A fortnight ago, whilst on a tour of the region ahead of new round of informal talks between the two sides in one of the world’s longest-running conflicts, UN special envoy for the Western Sahara Christopher Ross stressed that there was a ‘need to lessen tensions and avoid any incident that could worsen the situation or hamper discussions’. Two short weeks later and Western Sahara is ablaze, both literally and metaphorically. In the early hours of Monday morning, Moroccan security forces moved in to remove an estimated 20,000 Saharawi protesters from the makeshift protest camp where they had been living for the past month. The security forces were met with anger as the tented city was razed to the ground amid unconfirmed reports of large numbers of injuries and possible fatalities. Violent clashes between Saharawis and Moroccan forces have been reported across El Aaiun, Western Sahara’s capital.
The number of casualties has been hard to confirm but the unofficial claims suggest 11 Saharawi were killed, 723 injured and 159 are missing
The camp, know as Gdeim Izik, was set up on 9 October and attracted Saharawi protesters from surrounding cities demanding improved housing and employment opportunities. Moroccan forces were quick to surround the camp and over the past month there had been a number of clashes between protesters and the police, the most serious being the killing of a 14-year-old boy shot dead by Moroccan forces as he was travelling towards the Gdeim Izik in a car.
‘Everyone is being attacked’
Journalists were banned from entering the camp and at the weekend three Spanish MPs attempting to visit the camp were refused entry to the country. The Moroccan authorities obtained a court order to remove the camp and at around 6am on Monday the army moved in using tear gas, and high pressure hoses to clear the protesters. ‘Everyone is being attacked: children, women, men, the elderly,’ the Saharawi human rights organization, Sahara Thawra, reported on their website on Monday morning. ‘They are destroying the tents and part of the camp is burning.’ Moroccan forces met violent resistance which reportedly left a gendarme, a civil defence official and a fireman dead.
The number of casualties has been hard to confirm but the unofficial claims suggest 11 Saharawi were killed, 723 injured and 159 are missing. Additional reports suggest that an unknown number of Saharawi have been detained. Moroccan authorities announced the death of an employee of the Moroccan Phosphate Office, bringing the total number of deaths confirmed by Morocco to six.
Talks about talks
Meanwhile in New York, the UN-brokered ‘talks about talks’ that were due to take place on Monday and Tuesday were “delayed” amid angry recriminations. The UN envoy for the Polisario Front described the Moroccan action in El Ayoun as ‘a deliberate act to wreck the talks’. In the British parliament this week MP Jeremy Corbyn referred to the incident and asked the foreign secretary to ‘intervene urgently with the government of Morocco and the UN to bring about a resolution to this crisis.’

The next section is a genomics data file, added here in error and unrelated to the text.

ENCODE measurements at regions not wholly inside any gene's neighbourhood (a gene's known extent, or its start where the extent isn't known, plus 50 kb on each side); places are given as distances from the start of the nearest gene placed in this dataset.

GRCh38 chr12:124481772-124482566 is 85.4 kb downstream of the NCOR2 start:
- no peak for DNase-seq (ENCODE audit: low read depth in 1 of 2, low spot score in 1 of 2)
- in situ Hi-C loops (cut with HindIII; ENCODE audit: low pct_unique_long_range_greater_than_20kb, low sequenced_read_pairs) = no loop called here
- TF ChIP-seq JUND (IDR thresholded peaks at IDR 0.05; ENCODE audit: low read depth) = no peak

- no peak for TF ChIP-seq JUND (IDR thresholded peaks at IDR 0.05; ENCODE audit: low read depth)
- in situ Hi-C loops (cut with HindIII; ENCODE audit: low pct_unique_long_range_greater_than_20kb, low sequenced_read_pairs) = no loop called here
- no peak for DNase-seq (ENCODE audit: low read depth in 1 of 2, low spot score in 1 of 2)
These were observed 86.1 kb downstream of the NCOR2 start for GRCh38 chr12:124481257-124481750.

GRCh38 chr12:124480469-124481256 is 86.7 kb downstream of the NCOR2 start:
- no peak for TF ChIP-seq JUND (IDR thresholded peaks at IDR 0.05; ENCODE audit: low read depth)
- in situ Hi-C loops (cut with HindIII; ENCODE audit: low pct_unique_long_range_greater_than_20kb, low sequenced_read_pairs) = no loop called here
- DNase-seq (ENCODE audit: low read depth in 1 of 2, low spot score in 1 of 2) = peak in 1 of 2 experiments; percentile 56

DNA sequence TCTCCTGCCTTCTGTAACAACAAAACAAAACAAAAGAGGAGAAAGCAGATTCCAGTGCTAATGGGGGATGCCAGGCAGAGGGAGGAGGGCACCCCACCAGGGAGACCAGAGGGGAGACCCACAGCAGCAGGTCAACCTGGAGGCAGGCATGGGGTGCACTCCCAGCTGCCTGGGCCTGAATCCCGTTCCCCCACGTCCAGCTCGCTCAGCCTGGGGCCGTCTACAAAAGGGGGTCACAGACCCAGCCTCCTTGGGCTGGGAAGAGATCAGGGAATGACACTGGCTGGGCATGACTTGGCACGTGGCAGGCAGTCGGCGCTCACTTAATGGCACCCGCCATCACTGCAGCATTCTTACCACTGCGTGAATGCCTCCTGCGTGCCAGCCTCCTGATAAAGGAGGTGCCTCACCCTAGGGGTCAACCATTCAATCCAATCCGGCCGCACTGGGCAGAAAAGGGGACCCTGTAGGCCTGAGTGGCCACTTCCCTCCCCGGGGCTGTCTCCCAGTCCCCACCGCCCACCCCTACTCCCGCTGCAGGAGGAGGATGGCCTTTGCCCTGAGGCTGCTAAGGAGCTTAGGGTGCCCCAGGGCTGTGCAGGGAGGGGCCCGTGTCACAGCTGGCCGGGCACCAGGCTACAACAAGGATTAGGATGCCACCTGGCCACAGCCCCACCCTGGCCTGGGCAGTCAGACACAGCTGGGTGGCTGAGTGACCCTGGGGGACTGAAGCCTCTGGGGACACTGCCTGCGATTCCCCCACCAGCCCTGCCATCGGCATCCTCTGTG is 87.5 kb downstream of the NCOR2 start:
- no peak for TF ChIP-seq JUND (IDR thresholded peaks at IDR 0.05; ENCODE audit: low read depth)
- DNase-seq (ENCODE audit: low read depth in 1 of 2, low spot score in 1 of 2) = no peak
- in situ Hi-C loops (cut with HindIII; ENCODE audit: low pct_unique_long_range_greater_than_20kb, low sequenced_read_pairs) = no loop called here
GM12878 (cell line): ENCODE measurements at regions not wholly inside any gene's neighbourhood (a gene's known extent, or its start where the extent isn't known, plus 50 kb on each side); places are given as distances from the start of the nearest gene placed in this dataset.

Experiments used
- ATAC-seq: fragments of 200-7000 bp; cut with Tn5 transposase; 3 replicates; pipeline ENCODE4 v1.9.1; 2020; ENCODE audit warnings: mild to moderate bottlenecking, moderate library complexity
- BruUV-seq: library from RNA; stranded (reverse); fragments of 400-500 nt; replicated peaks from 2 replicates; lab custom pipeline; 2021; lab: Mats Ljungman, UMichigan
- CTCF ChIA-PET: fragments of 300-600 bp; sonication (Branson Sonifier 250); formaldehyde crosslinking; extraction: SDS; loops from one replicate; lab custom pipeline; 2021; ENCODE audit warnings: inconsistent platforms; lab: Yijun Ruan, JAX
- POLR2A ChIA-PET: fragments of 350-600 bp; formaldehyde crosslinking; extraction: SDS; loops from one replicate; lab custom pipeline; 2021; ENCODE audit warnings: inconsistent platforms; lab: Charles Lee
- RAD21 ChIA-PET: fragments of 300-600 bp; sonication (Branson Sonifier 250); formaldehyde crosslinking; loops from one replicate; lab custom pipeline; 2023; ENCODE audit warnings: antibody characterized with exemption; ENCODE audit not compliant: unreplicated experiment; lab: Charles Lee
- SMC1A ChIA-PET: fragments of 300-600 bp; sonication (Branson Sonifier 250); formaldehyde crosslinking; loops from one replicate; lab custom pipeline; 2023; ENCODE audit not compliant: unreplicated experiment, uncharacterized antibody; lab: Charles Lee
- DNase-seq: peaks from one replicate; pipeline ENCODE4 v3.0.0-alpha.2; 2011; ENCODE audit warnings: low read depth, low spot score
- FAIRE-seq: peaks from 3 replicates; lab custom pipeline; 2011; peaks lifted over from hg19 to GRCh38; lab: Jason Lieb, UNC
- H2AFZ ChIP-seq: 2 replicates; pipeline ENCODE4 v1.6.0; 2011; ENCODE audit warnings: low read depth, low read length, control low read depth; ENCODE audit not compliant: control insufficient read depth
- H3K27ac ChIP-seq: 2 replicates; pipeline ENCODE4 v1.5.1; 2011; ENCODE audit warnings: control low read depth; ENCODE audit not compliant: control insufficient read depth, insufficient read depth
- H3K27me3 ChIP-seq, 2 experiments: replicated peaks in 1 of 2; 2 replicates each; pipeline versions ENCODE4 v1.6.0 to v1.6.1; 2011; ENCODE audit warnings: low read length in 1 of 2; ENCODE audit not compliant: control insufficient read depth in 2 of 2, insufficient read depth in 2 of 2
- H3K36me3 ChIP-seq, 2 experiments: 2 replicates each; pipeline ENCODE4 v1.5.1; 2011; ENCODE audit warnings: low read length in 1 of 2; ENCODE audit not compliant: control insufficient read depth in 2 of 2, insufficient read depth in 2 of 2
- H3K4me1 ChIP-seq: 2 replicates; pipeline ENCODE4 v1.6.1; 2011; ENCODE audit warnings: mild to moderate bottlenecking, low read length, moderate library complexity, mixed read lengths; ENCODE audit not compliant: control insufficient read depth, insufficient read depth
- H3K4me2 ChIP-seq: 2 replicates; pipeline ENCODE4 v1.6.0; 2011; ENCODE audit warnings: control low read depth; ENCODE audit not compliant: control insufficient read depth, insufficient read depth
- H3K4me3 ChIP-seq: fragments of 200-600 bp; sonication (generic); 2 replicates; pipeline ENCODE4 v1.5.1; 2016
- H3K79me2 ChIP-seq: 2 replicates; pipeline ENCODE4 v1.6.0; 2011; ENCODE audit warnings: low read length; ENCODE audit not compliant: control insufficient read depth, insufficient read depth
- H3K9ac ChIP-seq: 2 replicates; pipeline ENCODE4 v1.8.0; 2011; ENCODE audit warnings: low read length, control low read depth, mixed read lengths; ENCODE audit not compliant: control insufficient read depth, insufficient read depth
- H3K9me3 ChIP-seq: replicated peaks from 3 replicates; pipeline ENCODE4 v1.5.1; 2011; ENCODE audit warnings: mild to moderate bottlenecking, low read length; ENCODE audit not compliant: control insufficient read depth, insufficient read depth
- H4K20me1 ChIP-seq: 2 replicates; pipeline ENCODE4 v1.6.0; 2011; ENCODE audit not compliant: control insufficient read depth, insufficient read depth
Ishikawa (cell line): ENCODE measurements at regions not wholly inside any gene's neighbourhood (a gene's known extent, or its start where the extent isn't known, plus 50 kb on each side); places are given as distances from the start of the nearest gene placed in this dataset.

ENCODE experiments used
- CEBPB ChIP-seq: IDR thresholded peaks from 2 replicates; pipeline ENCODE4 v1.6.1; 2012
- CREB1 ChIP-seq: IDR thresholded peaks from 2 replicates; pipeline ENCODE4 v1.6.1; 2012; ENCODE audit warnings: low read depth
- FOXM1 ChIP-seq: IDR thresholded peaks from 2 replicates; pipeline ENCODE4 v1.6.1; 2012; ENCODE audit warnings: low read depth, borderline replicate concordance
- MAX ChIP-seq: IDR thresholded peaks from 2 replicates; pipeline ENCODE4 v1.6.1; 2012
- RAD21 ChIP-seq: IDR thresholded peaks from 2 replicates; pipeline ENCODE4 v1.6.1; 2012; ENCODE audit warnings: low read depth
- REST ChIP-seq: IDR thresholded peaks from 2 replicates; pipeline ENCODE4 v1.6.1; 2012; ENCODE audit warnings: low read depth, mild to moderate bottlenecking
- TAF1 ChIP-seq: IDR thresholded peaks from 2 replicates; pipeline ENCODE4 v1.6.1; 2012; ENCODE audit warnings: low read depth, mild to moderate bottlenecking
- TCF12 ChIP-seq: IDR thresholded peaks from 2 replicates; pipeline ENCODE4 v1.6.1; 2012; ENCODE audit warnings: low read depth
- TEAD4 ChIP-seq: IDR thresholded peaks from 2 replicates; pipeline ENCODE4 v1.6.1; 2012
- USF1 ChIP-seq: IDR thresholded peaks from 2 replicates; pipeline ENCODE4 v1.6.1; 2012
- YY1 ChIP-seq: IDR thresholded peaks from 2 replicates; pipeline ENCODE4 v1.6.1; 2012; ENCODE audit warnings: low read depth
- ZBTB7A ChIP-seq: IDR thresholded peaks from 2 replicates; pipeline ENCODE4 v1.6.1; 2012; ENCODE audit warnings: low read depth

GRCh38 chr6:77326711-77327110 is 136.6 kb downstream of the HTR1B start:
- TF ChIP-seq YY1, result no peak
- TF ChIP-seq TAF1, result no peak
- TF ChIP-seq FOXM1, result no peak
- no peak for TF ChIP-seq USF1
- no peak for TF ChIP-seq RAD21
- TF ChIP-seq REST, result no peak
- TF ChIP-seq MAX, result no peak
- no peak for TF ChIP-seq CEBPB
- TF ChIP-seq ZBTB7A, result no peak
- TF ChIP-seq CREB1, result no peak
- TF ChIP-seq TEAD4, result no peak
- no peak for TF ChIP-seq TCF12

If a resolution is to be found the rhetoric must be matched by action
During his tour of the region, his fourth since becoming special envoy in January 2009, Christopher Ross had described the current impasse over Western Sahara as ‘untenable’. Last week Martin Nesirky, UN Secretary-General Ban Ki Moon’s spokesperson, said that resolving the conflict was a ‘priority for the United Nations’. But if a resolution is to be found this rhetoric must be matched by action. The Moroccan occupation has been allowed to continue in breach of international law and of UN resolutions for over 35 years and the UN’s peacekeeping mission in Western Sahara remains the only contemporary peacekeeping mission without a mandate to monitor human rights. Had they had such a remit the violence that occurred in Gdeim Izik might have been avoided.
Breaking the stalemate
Despite many attempts to break the long-running diplomatic stalemate, progress towards a resolution has been tortuously slow, with the Polisario Front being unprepared to negotiate away their legitimate right to self-determination, Morocco rejecting any proposal that contains even the possibility of independence, and the Security Council unwilling to enforce its own resolutions to hold a referendum on self-determination. History has shown that a political solution will be the only way forward and the international community will have an important role and responsibility in helping ensuring negotiations take place.
Fifty years ago next month, the United Nations adopted Resolution 1514 which stated that all people have a right to self-determination and that colonialism should be brought to a speedy and unconditional end. Half a century later, the Saharawi people are still waiting for Resolution 1514 to be applied in Western Sahara. Often, as with the South Africa’s state of emergency in the 1980s, a conflict edging towards its endgame goes through a period of tension. We can only hope that the pressure from the international community can prevent this tension resulting in more bloodshed.